Liz Biggs: There are currently 3,700 registrants for the meeting, and there will probably be a few hundred walk-ins.

Sue Silver: August issue of Frontiers has an editorial about the potential future of Ecosummit. She and two others led two workshops after the EcoSummit about how to get published in international journals, with very receptive audiences. They've been invited to go back for more presentations (probably next year). Submissions to Frontiers have been increasing, and there is now a 6-month lag between acceptance and publication. As of next Monday the new pre-publication e-view site will go live.

Nadine Lymn: attendance by registered press may hit a record high (about 20 so far, including Nature, Science, Irish Times, San Jose Mercury News, Wired, etc.). Harold Upton (senior analyst for Congressional Research Service), a senior policy person, has been invited to the meeting. Rapid Response Team luncheon will feature Nancy Baron (SeaWeb) and Chad English to talk about pushback and how to cope with it, and regional policy efforts. A recent NY Times article about biological invasions linked to the recent ESA paper about this topic.

Ramona Crawford: continuing work on last year's development plan, working on the Southeast Regional Knowledge Partnership, and developing corporate opportunities (which may be quicker to respond than foundations).

Teresa Mourad: has been on staff for a month now (has a degree in environmental education, came from North American Association for Environmental Education). Four SEEDS fellowships have been awarded (a fifth is deferring for now). There are now 42 chapters. 31 SEEDS students are attending this annual meeting. Volume 5 of TIEE has been published and CDs will be available soon. The new EcoEdNet site was launched last week.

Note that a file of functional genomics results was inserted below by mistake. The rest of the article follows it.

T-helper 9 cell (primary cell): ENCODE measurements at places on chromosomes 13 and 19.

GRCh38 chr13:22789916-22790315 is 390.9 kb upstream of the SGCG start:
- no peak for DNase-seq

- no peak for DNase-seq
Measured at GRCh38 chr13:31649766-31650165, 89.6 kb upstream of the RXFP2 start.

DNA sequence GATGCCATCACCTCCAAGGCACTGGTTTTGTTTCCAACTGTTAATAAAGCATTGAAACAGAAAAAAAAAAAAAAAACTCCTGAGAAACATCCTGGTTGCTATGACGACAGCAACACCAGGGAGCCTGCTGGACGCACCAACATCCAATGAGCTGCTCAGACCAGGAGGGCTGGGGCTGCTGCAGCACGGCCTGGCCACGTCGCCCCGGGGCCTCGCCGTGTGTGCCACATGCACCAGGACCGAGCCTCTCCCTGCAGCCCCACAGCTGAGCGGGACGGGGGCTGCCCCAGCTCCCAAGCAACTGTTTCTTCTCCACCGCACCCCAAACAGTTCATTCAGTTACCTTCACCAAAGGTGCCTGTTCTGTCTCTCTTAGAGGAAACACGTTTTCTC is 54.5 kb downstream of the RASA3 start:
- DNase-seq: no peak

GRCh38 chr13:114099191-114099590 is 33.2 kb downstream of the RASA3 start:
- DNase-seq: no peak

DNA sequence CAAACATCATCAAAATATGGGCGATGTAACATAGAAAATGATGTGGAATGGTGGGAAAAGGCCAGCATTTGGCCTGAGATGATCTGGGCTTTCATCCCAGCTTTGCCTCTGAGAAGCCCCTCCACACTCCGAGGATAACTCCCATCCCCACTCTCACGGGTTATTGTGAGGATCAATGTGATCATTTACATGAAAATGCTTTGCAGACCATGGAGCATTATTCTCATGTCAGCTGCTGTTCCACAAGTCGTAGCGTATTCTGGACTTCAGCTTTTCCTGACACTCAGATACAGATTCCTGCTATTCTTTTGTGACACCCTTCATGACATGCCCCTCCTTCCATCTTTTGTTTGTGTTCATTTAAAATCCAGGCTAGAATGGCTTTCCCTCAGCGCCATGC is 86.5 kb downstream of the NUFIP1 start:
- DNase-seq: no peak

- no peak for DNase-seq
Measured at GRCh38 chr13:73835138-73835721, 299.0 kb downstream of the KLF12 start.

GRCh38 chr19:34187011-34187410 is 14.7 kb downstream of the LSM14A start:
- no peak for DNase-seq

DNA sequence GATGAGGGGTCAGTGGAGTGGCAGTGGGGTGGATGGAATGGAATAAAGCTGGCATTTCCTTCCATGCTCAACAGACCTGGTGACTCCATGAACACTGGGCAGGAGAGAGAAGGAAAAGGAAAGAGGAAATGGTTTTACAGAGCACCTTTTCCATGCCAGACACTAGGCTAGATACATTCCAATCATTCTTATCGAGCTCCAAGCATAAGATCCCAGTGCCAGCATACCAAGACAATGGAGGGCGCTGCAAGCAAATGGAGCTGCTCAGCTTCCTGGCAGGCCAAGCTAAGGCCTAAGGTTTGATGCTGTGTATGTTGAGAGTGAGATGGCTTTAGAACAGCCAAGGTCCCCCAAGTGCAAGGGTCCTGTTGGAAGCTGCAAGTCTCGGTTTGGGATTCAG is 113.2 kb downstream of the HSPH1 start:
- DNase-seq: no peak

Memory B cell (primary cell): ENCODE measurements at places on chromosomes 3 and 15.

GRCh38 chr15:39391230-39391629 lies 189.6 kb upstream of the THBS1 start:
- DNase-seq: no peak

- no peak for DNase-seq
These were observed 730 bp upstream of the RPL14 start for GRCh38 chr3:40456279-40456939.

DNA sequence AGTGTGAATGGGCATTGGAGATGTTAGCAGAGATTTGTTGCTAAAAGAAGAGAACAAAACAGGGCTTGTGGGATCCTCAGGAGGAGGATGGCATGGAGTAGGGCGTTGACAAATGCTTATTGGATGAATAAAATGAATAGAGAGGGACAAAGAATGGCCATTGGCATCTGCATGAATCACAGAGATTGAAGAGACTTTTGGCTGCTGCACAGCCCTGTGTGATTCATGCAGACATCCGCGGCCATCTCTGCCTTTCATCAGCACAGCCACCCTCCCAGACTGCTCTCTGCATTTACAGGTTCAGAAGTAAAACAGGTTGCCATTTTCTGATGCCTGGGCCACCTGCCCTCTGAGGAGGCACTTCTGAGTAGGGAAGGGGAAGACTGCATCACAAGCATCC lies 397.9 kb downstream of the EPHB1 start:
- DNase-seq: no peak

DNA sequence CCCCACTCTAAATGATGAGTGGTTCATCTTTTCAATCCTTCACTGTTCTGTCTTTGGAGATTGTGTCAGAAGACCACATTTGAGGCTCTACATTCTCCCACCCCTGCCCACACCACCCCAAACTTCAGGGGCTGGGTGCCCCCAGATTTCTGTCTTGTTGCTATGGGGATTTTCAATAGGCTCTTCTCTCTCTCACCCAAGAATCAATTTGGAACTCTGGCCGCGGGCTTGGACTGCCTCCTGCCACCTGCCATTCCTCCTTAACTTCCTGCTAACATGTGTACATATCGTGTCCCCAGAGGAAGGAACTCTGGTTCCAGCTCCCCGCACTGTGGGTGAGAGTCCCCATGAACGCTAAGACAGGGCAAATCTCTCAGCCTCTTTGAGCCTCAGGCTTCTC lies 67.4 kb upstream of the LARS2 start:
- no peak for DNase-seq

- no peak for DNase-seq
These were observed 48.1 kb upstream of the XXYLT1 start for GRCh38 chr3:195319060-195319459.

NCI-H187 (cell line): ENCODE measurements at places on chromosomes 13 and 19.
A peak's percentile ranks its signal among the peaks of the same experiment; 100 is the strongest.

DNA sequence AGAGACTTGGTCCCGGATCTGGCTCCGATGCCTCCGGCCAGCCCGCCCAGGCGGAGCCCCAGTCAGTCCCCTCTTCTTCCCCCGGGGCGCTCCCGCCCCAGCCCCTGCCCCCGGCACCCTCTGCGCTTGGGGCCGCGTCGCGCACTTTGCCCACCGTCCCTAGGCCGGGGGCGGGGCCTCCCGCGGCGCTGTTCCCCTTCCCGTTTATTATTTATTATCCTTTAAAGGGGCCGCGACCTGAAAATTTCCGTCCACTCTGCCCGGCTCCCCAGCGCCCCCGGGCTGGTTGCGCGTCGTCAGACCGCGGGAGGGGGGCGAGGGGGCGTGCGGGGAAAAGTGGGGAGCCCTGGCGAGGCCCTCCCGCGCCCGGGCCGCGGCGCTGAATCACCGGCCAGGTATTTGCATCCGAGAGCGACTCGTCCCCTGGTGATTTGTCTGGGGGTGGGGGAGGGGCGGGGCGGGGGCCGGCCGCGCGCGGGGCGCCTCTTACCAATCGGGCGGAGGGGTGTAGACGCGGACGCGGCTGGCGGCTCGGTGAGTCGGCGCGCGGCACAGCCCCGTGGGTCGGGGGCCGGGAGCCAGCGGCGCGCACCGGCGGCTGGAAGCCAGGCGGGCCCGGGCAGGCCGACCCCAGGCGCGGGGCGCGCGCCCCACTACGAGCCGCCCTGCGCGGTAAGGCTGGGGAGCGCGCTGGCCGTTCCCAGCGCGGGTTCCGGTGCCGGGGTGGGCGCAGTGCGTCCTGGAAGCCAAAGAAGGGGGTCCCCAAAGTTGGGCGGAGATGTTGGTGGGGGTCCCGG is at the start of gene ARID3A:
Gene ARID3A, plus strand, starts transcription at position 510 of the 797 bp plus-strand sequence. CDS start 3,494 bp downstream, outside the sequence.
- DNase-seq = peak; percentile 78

Cliff Duke: Aleta Wiley (recent graduate of the program in Sustainable Development and Conservation Biology that David Inouye directs at the University of Maryland ) is a new staff member as of two weeks ago, while Devon is remaining part-time. There will be a meeting here for editors of scientific journals. Some SEEDS students will be blogging about this meeting. There is an announcement in the program about the ESA Millennium Conference Series.

C. Report of the Vice President for Finance (Parton/McCarter)

The quarterly (unaudited) statement of revenue and expenses was presented and the budget is in good shape, with a significant contribution to the goal of $5 million of unrestricted reserves (now about $1.6 million).

Parton: we're at about $1.1 or $1.2 million in the managed fund, getting about 10%/year return. About 40% in bonds, balance in stocks (mutual funds), being managed conservatively.

III. Discussion/Action Items

A.  Fiscal Year 2007-2008 ESA Budget (McCarter)

  1. Approval of Proposed Budget: Approved unanimously for presentation to the Council.
  2. Long Range Planning Grants: we need a Board sub-committee to review proposals; Members-at-Large have usually constituted that sub-committee and are asked to do so again. The quality of proposals was a problem last year, and it is suggested that we let the Council know that there are guidelines on the ESA website.
  3. Committee funds: traditionally, education, public affairs, and science committees have been allocated funds, with funds for one other committee that needs to meet The Board agreed to fund a meeting of the Publications Committee as the fourth committee. We may need to increase the travel funds for these activities, and use Board initiative funds for the fifth committee.